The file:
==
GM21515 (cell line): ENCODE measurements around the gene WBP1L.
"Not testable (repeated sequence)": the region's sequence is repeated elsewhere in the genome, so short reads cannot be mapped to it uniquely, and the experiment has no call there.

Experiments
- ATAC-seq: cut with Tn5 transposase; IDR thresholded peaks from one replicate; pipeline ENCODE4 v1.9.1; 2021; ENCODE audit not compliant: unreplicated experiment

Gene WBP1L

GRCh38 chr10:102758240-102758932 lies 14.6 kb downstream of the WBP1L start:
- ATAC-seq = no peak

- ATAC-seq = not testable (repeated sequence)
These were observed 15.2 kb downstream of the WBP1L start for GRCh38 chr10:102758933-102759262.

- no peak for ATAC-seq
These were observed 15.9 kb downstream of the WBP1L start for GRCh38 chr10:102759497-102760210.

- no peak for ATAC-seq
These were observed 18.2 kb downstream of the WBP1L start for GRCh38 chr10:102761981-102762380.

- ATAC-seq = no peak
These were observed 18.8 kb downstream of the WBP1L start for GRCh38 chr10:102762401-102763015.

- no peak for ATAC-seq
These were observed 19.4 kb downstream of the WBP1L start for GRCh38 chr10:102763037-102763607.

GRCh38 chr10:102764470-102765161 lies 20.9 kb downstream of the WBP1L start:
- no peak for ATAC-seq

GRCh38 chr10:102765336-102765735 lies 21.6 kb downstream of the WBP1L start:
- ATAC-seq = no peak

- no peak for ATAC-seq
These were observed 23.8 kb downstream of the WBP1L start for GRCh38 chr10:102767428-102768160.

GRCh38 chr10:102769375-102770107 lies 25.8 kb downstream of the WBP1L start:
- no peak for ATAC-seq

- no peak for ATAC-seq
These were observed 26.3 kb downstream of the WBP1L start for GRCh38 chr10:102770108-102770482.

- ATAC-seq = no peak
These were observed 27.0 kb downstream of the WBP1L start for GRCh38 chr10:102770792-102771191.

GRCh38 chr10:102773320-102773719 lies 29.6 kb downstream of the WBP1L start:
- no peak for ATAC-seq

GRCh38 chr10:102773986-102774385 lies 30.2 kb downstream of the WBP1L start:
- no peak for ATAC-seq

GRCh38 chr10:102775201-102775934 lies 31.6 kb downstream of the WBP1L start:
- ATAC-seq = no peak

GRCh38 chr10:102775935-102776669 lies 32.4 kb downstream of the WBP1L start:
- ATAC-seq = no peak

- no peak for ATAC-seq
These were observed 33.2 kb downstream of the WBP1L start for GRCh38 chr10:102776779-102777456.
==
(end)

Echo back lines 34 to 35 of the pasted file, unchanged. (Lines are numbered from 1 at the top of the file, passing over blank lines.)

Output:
GRCh38 chr10:102775201-102775934 lies 31.6 kb downstream of the WBP1L start:
- ATAC-seq = no peak